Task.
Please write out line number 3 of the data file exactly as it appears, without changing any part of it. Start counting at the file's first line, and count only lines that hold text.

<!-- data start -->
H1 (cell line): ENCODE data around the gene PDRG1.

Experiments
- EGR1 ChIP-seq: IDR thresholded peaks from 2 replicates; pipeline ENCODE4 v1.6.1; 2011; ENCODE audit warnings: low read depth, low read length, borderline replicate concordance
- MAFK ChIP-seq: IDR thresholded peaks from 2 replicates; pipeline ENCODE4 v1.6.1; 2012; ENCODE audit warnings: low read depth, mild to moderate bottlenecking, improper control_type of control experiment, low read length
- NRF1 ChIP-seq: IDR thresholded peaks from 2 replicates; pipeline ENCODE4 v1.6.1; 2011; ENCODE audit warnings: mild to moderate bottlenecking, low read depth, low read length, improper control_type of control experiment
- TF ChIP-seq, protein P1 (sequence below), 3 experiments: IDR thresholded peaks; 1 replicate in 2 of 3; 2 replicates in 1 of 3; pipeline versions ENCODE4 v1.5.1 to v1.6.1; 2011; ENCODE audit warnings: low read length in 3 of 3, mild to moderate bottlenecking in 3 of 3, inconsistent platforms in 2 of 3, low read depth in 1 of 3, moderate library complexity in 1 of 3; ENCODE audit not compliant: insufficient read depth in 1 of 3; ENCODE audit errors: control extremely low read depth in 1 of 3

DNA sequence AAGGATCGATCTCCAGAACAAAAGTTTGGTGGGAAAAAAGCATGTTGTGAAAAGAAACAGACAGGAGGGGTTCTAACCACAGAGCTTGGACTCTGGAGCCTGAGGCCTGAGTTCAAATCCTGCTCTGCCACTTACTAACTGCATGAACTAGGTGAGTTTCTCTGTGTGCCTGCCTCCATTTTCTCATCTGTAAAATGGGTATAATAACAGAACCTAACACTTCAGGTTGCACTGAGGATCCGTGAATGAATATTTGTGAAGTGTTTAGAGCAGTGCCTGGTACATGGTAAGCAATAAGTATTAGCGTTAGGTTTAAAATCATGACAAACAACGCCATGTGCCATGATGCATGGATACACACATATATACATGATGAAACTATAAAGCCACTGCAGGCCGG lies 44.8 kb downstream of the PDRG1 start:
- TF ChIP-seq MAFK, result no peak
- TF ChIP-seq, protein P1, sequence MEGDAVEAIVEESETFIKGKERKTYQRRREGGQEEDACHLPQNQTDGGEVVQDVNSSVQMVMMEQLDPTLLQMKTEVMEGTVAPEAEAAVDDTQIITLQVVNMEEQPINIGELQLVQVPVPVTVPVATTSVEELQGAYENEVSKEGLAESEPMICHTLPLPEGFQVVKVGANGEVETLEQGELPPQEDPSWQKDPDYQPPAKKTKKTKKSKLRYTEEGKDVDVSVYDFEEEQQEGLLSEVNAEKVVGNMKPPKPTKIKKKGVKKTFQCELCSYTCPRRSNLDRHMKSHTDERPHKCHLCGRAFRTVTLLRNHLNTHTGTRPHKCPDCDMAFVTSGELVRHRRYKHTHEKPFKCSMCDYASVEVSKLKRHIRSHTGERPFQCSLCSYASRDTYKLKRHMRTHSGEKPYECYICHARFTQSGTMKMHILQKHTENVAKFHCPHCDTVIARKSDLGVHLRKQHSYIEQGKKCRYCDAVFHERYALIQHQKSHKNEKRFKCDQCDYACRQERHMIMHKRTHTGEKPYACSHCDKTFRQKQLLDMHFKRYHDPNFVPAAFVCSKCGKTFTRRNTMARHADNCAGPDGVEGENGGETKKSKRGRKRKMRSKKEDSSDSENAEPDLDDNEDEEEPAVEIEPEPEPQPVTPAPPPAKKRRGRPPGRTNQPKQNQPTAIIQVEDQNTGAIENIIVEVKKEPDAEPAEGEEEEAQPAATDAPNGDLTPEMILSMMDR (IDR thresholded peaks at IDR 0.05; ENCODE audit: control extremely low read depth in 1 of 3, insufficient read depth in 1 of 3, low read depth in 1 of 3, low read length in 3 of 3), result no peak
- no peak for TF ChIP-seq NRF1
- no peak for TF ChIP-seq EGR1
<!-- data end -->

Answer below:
- EGR1 ChIP-seq: IDR thresholded peaks from 2 replicates; pipeline ENCODE4 v1.6.1; 2011; ENCODE audit warnings: low read depth, low read length, borderline replicate concordance